Two people died in a separate incident at their home when first responders failed to reach them. does not have emergency services. A doctor was guiding a woman over the phone who was giving birth to his sister’s baby at home. People were stuck in restaurants as well as homes that night, he said.
“This was a very bad night for our community,” Polonkers said. “Thankfully the sun is coming up.”
“This could be the worst storm in the history of our community, surpassing the deadly blizzard of 1977,” he added.
He said emergency response is not available in about two-thirds of the areas affected by the blizzard. The emergency vehicle itself was stuck in the snow. At the Buffalo airport he got over 27.8 inches of snow. “It’s not something we’re proud of,” Polonkaerts said.
He warned people not to call 911 or an emergency storm number unless there was a life-threatening crisis. There was concern that we were regurgitating natural gas exhaust back into our homes.
Governor Kathy Hochul (Democrat) ordered the National Guard to respond, and troops headed for the worst-hit areas of the region.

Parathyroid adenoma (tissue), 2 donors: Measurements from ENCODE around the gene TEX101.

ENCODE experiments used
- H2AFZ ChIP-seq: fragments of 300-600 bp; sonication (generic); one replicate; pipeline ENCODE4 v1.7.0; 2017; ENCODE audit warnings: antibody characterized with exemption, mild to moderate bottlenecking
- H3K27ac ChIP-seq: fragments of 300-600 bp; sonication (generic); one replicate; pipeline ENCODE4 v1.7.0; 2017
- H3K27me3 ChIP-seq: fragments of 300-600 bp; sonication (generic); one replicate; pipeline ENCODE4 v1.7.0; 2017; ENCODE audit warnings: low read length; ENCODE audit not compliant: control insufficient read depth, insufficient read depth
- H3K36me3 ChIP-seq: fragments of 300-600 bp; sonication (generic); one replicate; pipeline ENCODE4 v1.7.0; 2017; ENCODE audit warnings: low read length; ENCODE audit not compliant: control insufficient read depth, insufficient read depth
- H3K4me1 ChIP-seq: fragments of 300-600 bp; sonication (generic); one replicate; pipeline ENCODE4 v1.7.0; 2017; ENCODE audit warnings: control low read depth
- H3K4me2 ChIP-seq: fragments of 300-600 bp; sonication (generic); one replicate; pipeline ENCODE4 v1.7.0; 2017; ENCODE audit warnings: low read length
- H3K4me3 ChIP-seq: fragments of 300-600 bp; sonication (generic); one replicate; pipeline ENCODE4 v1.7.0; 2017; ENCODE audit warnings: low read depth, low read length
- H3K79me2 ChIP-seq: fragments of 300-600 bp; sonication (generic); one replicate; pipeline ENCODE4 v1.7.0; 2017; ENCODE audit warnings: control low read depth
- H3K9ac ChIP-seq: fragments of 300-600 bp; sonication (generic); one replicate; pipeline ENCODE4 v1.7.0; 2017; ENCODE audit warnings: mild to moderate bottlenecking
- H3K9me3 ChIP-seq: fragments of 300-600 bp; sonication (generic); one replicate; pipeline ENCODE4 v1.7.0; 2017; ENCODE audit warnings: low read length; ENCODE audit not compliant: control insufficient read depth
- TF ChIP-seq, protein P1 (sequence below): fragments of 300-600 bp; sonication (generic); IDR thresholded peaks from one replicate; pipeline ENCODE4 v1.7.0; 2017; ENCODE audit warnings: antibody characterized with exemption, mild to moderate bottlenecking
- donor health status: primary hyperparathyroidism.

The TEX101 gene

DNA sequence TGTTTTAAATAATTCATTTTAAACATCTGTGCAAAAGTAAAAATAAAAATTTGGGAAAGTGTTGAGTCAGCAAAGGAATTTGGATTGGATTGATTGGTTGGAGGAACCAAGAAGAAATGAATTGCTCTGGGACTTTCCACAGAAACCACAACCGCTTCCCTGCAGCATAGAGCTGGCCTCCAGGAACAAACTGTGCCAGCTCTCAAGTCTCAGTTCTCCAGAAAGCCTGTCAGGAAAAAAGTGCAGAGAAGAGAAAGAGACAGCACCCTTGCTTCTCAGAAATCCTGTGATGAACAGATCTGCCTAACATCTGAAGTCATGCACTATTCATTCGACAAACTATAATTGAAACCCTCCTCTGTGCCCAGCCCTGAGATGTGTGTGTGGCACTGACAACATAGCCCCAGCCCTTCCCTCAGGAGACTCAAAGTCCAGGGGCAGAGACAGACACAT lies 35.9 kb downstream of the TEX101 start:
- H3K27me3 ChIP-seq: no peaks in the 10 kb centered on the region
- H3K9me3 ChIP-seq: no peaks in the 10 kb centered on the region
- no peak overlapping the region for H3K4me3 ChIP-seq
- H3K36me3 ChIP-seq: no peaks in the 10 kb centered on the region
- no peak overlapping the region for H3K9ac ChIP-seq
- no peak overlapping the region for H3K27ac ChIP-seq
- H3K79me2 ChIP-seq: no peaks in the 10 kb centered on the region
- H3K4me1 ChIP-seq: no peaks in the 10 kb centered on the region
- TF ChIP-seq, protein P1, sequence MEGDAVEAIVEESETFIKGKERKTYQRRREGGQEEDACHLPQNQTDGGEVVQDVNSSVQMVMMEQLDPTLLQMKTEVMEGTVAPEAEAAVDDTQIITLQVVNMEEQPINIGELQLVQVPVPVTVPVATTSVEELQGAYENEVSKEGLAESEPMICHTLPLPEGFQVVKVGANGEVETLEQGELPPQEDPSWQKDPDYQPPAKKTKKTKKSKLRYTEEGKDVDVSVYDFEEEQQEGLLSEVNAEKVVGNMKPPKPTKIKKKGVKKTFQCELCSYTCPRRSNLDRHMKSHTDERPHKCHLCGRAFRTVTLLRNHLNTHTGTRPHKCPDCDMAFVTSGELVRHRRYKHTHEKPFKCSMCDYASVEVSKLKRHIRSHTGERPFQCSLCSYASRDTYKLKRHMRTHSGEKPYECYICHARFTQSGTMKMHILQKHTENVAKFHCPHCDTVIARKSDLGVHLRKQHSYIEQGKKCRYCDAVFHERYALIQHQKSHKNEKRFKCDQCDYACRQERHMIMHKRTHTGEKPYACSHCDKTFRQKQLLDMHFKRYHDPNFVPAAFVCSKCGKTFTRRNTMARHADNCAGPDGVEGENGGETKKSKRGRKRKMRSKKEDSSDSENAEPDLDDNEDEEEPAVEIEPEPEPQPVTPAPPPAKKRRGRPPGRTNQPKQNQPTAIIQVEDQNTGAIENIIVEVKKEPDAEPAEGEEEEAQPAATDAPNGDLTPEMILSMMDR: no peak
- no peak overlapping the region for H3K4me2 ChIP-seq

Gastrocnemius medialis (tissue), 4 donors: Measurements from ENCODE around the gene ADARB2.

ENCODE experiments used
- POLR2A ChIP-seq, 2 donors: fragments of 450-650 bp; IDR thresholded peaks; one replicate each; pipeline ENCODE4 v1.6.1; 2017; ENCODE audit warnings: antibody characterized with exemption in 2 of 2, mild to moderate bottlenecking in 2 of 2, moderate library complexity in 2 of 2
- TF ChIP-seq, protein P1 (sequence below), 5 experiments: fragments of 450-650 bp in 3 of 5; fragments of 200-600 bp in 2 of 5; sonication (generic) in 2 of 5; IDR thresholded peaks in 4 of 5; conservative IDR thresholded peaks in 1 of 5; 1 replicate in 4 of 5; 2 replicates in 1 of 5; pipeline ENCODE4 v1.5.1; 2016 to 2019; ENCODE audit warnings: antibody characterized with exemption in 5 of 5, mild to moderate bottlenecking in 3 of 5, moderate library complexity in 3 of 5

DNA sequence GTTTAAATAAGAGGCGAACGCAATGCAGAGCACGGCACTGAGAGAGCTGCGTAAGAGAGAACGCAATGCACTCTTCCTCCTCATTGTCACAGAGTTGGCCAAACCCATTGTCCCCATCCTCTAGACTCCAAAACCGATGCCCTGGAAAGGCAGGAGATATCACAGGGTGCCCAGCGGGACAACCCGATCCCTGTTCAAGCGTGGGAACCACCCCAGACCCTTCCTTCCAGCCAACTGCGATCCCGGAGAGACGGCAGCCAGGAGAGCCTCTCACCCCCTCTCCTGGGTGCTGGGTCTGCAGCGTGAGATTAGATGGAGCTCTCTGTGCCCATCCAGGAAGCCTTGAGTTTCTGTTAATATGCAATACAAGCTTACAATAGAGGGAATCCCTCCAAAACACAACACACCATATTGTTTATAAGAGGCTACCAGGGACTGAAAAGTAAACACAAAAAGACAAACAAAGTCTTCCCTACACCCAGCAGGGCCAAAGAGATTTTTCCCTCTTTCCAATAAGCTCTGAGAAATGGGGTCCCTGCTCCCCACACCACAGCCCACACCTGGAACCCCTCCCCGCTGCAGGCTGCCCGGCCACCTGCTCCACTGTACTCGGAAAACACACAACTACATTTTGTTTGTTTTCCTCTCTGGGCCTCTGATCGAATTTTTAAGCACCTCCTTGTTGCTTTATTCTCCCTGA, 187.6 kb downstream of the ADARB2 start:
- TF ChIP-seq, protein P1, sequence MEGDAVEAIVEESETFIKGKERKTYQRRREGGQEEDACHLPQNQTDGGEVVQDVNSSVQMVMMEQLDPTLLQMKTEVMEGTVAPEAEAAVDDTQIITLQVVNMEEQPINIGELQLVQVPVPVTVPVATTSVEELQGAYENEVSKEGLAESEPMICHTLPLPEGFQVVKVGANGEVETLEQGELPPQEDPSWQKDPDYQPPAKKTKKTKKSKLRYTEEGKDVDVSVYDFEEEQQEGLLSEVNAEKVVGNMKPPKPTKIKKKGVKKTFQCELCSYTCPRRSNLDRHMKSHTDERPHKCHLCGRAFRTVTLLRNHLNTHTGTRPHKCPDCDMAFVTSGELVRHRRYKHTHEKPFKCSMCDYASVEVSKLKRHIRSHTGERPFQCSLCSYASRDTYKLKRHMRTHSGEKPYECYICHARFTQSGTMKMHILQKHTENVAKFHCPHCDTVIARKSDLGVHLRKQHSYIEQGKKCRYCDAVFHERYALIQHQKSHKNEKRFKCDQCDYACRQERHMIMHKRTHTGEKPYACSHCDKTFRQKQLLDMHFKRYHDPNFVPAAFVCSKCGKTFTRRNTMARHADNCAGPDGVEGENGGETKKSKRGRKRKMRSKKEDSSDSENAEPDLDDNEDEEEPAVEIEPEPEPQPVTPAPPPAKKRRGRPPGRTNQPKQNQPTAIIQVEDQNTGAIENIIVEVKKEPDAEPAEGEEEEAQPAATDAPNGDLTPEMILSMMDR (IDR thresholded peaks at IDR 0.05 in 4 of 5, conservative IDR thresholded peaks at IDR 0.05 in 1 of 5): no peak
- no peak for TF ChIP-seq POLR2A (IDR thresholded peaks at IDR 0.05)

The Erie County area was forecast to continue to see snow throughout the day, possibly through early Christmas. Day, Polonkatz said.
Buffalo may have witnessed the worst of the monster storm, but few areas were immune to the cold, ice, snow and wind that ravaged the nation in the past two days. Temperatures in Houston on Saturday were below freezing, and much of the Midwest had below zero wind chill.
At least 1.5 million people were without power on Friday, and temperatures plummeted, sometimes at record-breaking rates. More than 1.6 million people were without power as of 11 a.m. Saturday, with hundreds of thousands without power in Tennessee and Kentucky, according to PowerOutage.us.
FedEx said Saturday that inclement weather is causing disruption to its hubs in Memphis and Indianapolis, and that delays in deliveries by Monday may be expected.
Air travel has been disrupted with thousands of flights canceled. A blizzard weighed down the Great Lakes region. Even winter-tested cities like Chicago and Detroit have closed holiday attractions and urged people to stay indoors.
The storm, described by the National Weather Service as a “once-in-a-generation,” began Thursday and is expected to last through Christmas weekend, eventually clearing a 2,000-mile road through much of the country. The danger zone stretched from Canada to Mexico, Washington to Florida.
Jason Samenow, Danielle Paquette, and Emmanuel Felton contributed to this report.
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